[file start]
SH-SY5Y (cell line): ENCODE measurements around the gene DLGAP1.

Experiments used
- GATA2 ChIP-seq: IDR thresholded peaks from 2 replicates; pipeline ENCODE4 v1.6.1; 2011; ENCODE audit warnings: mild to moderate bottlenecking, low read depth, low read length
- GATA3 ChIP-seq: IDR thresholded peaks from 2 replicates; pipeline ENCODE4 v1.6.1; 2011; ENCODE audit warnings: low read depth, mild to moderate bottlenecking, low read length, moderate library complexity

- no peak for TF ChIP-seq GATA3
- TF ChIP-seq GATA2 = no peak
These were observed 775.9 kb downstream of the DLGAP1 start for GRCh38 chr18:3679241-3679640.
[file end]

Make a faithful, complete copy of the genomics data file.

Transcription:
SH-SY5Y (cell line): ENCODE measurements around the gene DLGAP1.

Experiments used
- GATA2 ChIP-seq: IDR thresholded peaks from 2 replicates; pipeline ENCODE4 v1.6.1; 2011; ENCODE audit warnings: mild to moderate bottlenecking, low read depth, low read length
- GATA3 ChIP-seq: IDR thresholded peaks from 2 replicates; pipeline ENCODE4 v1.6.1; 2011; ENCODE audit warnings: low read depth, mild to moderate bottlenecking, low read length, moderate library complexity

- no peak for TF ChIP-seq GATA3
- TF ChIP-seq GATA2 = no peak
These were observed 775.9 kb downstream of the DLGAP1 start for GRCh38 chr18:3679241-3679640.